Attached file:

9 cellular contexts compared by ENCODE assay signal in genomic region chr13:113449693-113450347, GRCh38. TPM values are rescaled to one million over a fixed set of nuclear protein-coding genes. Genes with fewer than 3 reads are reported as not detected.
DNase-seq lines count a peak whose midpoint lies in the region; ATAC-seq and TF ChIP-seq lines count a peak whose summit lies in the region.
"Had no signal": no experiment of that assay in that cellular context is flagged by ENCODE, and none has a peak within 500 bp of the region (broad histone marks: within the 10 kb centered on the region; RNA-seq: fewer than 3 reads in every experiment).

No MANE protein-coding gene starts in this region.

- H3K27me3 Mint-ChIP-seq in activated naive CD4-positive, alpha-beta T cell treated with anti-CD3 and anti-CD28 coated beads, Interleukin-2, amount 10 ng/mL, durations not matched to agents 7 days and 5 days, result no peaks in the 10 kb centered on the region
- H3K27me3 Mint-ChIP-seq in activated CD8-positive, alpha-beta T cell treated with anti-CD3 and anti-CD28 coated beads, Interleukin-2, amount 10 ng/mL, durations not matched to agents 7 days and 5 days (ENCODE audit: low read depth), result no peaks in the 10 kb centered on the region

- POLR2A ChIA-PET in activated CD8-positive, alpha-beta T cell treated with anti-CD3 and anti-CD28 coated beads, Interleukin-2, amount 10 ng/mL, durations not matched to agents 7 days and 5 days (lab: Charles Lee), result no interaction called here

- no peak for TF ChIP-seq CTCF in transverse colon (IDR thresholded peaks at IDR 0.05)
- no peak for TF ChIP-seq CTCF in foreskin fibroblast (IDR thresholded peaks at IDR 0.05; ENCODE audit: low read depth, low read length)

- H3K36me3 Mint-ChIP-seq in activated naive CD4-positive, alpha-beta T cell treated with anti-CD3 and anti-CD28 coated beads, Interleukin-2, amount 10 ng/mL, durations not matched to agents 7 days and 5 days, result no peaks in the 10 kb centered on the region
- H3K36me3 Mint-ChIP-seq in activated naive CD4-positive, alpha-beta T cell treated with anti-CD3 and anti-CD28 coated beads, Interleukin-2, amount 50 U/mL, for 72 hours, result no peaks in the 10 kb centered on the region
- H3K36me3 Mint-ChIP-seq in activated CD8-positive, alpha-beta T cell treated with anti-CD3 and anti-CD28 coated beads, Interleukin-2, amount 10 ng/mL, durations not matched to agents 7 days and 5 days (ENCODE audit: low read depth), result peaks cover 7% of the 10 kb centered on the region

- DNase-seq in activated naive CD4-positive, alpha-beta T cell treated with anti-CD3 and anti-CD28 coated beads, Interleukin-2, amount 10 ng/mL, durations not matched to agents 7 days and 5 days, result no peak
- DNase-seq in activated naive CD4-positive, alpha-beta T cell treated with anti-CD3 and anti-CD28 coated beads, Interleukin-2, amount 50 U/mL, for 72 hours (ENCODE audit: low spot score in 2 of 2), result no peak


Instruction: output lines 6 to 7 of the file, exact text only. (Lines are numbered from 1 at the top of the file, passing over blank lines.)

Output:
- H3K27me3 Mint-ChIP-seq in activated CD8-positive, alpha-beta T cell treated with anti-CD3 and anti-CD28 coated beads, Interleukin-2, amount 10 ng/mL, durations not matched to agents 7 days and 5 days (ENCODE audit: low read depth), result no peaks in the 10 kb centered on the region

- POLR2A ChIA-PET in activated CD8-positive, alpha-beta T cell treated with anti-CD3 and anti-CD28 coated beads, Interleukin-2, amount 10 ng/mL, durations not matched to agents 7 days and 5 days (lab: Charles Lee), result no interaction called here